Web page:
Rachael Crain

The following is an excerpt from an essay on reverse colonial anxieties on the Victorian British

consciousness as seen in Bram Stoker’s Dracula which I wrote for my class on Victorian poetry

and prose.

With that in mind, a firmly related threat is illustrated after Dracula escapes a run in with

Van Helsing and the other men. Before he takes his leave, the count warns the men that their

“girls that [they] love are mine already” and that “through them” they and many others will fall

into the count’s possession as well (Stoker 347). Stoker’s inclusion of this line, even when the

fear of this colonizing by the colonized has already been established, takes the anxiety a step

further. Now there is a worry that, should this actually happen, Victorian women might start to

marry the foreign, non-Western men. Not only that, but when Dracula insists that through the

women, others will become his as well, this could very well speak to a fear that children of

mixed ancestry will be born as a result of this reverse colonizing process and as a result, over

time, the foreign culture will take even greater dominance. This is not exactly a threat of British

imperial power, but rather a threat to the British cultural conventions. In the situation described,

British men lose a dimension of social power by losing any claim they would have had to British

woman as defined by cultural conventions. Then if biracial children were to be born, British

culture is put in greater danger as these children form a generation of people whose cultural

practices and values deviate from what is strictly British. Stephen Arata addresses the idea of

British culture being threatened through Dracula’s presence, pointing out that by the Count

choosing to greaten his race though only women, vampiric and female sexuality are intertwined

and are “represented as primitive and voracious, and both threaten patriarchal hegemony” (632).

Therefore, Dracula’s invasion threatens the British patriarchy, a cultural facet, by turning British

women into hyper sexual vampires in addition to taking them away from British men. However,

the vampiric possession of women such as Mina and Lucy transcends from cultural threat to

chilling mirror of colonialism as their bodies are taken possession of, just as land might be.

Not unlike how Dracula’s attack of Mina and Lucy brings them to waste, colonialism is

a violent process that often decimates the cultures that fall victim to it. Harker describes a

scenario that sounds an awful lot like colonial destruction as he grows ever more suspicious of

Dracula during his stay in the castle. The day after the frightening encounter with the three

women, Harker writes the following about the Count:

This was the being I was helping to transfer to London, where, perhaps, for centuries to

come he might, amongst its teeming millions, satiate his lust for blood, and create a new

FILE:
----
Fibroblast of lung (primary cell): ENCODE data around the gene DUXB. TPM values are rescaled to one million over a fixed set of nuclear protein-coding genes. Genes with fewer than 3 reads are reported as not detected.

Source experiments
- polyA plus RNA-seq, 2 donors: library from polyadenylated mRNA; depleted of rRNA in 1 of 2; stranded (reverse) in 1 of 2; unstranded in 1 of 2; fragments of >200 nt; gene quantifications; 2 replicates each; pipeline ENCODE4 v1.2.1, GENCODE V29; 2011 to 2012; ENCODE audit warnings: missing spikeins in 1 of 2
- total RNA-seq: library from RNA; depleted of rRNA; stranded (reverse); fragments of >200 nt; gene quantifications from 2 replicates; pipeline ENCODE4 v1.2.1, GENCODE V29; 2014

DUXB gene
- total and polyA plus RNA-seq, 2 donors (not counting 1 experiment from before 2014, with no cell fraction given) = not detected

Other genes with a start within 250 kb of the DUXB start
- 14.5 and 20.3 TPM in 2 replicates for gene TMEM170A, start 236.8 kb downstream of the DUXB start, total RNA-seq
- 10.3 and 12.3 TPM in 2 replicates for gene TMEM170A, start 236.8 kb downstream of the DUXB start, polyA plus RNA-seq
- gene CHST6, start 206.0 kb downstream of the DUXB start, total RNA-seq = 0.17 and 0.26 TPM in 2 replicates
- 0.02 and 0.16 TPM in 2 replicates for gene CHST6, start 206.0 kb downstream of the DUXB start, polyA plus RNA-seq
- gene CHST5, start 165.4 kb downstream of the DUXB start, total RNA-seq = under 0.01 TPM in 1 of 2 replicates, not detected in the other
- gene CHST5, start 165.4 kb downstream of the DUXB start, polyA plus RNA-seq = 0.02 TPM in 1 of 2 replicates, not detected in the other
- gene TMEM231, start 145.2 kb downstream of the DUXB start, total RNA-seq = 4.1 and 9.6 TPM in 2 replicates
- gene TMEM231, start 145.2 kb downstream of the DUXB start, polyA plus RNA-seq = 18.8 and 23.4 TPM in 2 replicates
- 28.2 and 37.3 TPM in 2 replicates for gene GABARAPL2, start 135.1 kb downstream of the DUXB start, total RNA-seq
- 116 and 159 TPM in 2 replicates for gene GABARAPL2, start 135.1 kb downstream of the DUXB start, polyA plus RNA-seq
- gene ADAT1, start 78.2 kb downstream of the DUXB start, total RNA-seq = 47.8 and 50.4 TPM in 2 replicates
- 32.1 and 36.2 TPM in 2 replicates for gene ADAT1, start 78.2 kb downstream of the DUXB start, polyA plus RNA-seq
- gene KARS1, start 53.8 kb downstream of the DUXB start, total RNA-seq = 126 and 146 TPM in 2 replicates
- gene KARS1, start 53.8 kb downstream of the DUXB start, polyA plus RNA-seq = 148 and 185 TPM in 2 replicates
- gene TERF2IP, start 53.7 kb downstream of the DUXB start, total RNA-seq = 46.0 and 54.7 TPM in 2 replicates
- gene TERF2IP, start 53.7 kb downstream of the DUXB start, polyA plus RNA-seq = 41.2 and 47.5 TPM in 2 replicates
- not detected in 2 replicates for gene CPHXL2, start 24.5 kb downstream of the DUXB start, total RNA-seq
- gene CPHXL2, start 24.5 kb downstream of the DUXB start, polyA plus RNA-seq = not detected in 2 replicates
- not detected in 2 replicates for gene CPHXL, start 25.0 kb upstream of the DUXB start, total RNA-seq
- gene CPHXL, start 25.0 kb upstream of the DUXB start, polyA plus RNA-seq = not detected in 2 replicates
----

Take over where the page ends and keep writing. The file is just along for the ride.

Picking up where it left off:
and ever-widening circle of semi-demons to batten on the helpless. (84)

This description appears to be a metaphor for what is perpetuated by British colonialism in the

time of Stoker’s novel. Similar to Harker’s comment, the British held on to some colonies, such

as India, for “centuries”, where brutal tactics would gratify lust for power and conquest, which

isn’t too far from bloodlust. The growing “circle of semi-demons” could easily refer to the

increasing presence of British military force in a foreign country who “batten on the helpless”

native dwellers. If Harker is talking about Dracula’s invasion of Britain in a way that sounds

incredibly similar to actual imperial conquest, Dracula also becomes an impetus for mirroring the

horrors of colonialism back at the colonizers. In his essay, William Hughes makes a similar

observation by noting that Dracula is a metaphor for “imperial Britain encoded and inverted, the

invading nation invaded by its own processes of invasion and cultural infiltration” (Hughes 96).

Even by just recognizing Dracula’s method of infiltration into the city of London, with his

strategically placed earthen boxes similar to strategically placed military outposts in a soon to be

colony, as an imitation of British colonial methods, it’s apparent that colonialism is being

inverted. Furthermore, just as the colonizing process is fraught with worry and fear for those

being colonized, the British characters in Stoker’s novel struggle with the same emotions during

Dracula’s metaphoric attempt at colonialism.

Works Cited

Arata, Stephen D. “The Occidental Tourist: Dracula and the Anxiety of Reverse

Colonization.” Victorian Studies 33.4 (1990): 621-45. JSTOR. Web. 12 Nov. 2014.

Hughes, William. “A Singular Invasion: Revisiting the Postcoloniality of Bram Stoker’s

Dracula.” Empire and the Gothic: The Politics of Genre. New York: Palgrave Macmillan,

2003. 88-102. Print.

Stoker, Bram. Dracula. Ed. Glennis Byron. Toronto: Broadview, 1998. Print.